1

SET TRANSACTION ISOLATION LEVEL READ UNCOMMITTED is at the transaction level or at the session level while NOLOCK is a query hint. You mentioned that you fully understand dirty reads, so using at the transaction level is what I would recommend. if you want dirty reads on some tables only, then NOLOCK hint will help you. SQL server 2005 and up allows you ...


1

DBCC CHECKDB isn't a good storage test. It does logical tests too, not just reads from disk - for example, it compares data between multiple indexes on the same table to make sure they all have the same values. These checks consume CPU cycles. If you want a better pure storage test, consider setting an artificially low buffer pool number and running ...


1

Please note the difference between the information_schema and performance_schema databases INFORMATION_SCHEMA The information_schema database is an inventory of all objects within the MySQL instance Such objects include: databases tables columns constraints indexes (called statistics) processlist locks I wrote a nice post about this 3 years ago : How ...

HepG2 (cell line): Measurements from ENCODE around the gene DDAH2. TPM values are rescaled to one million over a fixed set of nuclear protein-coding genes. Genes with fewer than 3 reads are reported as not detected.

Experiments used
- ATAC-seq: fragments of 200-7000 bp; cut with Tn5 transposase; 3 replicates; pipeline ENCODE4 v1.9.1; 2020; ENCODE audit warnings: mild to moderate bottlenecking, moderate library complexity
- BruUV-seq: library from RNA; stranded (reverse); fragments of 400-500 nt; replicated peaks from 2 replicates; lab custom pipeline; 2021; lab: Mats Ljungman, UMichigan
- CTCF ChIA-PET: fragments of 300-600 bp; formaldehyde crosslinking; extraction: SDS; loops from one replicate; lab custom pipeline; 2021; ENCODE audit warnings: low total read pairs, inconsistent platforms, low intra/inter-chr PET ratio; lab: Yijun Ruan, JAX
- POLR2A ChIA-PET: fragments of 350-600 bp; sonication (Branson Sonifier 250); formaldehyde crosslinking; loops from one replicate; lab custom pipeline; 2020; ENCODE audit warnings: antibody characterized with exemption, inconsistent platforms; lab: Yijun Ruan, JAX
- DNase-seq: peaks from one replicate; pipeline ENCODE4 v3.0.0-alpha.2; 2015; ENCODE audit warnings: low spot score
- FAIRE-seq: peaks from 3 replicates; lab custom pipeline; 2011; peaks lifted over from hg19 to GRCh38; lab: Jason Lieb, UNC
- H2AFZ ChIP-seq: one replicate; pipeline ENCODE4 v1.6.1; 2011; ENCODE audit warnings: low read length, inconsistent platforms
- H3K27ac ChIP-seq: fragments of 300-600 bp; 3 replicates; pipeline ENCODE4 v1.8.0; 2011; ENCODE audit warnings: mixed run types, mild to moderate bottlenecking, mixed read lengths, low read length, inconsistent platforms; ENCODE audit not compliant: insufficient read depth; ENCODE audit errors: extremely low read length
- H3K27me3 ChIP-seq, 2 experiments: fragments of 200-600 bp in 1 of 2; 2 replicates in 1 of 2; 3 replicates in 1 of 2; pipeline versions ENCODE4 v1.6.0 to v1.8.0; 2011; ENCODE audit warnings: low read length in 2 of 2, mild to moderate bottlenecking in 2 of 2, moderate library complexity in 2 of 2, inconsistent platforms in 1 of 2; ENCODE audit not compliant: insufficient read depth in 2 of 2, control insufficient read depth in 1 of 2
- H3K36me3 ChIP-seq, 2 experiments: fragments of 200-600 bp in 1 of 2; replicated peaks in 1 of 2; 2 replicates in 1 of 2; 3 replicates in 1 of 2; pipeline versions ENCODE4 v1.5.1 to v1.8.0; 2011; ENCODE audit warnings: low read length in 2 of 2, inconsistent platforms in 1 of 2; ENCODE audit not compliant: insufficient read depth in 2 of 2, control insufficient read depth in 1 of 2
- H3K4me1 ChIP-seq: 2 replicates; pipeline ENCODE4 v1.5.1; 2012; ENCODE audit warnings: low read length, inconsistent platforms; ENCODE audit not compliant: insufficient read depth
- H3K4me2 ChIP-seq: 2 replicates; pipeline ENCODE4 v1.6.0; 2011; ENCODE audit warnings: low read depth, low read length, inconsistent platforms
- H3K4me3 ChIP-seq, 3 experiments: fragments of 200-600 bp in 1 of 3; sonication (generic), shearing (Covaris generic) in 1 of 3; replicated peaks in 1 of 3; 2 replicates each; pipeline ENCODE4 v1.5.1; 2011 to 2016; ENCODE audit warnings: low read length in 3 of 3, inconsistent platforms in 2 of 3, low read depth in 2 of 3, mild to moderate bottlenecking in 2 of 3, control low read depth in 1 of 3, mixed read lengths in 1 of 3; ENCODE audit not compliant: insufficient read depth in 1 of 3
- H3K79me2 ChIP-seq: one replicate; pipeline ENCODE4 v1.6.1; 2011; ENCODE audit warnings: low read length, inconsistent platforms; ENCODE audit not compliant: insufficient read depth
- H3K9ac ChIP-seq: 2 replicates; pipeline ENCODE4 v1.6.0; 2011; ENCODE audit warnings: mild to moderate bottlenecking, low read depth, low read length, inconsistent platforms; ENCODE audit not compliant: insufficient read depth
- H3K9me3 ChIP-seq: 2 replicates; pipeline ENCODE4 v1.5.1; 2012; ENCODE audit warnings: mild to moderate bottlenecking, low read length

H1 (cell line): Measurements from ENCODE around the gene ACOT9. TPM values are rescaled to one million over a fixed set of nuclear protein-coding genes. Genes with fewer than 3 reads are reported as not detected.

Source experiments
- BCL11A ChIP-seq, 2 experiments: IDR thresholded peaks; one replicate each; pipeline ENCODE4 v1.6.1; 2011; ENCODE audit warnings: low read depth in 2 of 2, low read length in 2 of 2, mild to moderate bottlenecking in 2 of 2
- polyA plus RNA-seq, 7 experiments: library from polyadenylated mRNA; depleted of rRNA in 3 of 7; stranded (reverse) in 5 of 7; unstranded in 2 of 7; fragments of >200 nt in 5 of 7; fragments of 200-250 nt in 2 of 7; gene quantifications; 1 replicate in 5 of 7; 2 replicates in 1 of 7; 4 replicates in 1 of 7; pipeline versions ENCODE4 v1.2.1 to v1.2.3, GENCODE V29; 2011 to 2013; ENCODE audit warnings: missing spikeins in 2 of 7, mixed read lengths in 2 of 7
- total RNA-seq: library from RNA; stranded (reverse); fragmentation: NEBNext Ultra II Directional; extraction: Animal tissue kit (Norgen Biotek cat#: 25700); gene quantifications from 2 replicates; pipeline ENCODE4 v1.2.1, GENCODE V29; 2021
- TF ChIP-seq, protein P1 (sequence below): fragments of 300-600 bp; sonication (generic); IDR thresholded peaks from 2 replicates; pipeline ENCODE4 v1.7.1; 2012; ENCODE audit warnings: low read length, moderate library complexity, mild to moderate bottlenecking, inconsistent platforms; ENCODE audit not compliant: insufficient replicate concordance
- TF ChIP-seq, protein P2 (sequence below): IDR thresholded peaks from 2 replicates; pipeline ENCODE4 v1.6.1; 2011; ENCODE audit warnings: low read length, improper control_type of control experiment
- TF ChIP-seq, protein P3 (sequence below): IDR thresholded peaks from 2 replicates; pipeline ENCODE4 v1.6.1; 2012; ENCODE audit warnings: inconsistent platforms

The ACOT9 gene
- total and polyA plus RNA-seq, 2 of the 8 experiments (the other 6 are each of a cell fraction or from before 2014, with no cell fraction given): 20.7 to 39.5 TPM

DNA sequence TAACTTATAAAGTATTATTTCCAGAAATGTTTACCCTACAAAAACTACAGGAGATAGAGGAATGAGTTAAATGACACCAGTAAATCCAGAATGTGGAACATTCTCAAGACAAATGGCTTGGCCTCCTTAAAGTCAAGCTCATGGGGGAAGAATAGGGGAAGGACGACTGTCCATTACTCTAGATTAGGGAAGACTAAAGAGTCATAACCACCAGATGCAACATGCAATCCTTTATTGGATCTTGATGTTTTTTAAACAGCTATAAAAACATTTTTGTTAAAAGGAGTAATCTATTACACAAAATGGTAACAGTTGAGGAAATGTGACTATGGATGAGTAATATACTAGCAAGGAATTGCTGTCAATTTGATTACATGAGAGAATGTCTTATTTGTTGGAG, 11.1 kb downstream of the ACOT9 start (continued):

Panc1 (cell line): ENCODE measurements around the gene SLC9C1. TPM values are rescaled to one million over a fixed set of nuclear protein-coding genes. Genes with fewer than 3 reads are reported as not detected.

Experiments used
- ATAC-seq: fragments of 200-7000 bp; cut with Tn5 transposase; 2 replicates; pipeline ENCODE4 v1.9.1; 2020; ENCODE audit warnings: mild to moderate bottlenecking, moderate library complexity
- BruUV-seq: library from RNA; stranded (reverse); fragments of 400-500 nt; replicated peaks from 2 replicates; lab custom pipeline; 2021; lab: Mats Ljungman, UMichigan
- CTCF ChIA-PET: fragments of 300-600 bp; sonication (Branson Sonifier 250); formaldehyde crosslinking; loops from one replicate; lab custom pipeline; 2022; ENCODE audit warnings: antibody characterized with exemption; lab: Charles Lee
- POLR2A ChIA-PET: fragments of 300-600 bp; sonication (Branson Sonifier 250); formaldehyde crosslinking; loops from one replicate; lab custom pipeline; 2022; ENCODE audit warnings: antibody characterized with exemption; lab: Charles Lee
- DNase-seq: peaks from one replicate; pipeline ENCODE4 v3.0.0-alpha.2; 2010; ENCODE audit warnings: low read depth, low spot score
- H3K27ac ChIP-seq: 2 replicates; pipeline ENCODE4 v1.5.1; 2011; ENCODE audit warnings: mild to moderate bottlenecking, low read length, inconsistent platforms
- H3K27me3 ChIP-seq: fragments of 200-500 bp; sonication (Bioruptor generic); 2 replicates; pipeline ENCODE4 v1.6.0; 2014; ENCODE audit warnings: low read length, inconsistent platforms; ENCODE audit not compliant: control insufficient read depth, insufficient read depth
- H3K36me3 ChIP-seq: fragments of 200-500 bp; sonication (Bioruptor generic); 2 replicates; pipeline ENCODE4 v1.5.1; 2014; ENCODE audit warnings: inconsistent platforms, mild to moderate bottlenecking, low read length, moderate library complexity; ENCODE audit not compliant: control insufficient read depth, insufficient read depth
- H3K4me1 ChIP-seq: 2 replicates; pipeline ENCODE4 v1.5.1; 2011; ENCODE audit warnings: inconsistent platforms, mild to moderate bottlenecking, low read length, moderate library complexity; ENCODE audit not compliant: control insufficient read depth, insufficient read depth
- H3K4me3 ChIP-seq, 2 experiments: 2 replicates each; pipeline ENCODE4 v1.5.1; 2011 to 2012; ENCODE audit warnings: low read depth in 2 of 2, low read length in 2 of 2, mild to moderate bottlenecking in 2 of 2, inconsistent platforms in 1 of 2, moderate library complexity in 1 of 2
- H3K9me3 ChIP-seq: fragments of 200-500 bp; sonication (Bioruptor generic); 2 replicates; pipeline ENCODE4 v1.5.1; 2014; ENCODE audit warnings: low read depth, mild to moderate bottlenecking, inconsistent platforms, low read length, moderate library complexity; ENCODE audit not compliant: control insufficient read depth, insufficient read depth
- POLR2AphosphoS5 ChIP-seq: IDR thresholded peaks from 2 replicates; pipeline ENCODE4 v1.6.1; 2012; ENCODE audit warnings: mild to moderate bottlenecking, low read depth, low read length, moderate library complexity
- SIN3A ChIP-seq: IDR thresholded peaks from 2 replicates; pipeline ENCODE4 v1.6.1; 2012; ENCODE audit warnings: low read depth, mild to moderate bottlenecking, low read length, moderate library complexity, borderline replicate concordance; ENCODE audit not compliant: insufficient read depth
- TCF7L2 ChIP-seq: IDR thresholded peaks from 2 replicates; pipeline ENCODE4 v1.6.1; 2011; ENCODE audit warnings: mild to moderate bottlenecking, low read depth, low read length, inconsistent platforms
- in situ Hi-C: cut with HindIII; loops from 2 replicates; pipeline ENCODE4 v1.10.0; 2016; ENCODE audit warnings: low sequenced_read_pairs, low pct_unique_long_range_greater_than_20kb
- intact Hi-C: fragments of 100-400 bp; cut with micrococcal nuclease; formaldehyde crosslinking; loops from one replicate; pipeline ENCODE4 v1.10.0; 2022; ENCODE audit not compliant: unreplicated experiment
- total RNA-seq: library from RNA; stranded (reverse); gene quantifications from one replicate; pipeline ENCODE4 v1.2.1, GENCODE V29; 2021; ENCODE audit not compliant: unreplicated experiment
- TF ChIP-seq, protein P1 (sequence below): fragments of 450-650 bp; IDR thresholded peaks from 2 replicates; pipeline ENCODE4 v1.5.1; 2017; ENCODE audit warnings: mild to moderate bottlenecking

1

Single-column indexes may not be helpful enough and it requires a temporary table. In fact, they may be harmful as non-optimal indexes are being used with little information on why it is happening. The best possible indexes are (playpack_media.playpack_id, playpack_media.media_id) AND (page_views.itemId, pageviews.started_at) or ...


1

I doubt that the example you provide is a valid use case for temporary procedures (I don't see any benefit here to using #temp procedures over permanent procedures), but for #temp tables, which have a much wider set of use cases, the only way to fight these arguments with policy-setters is to run the code - using a full load and during typical workload ...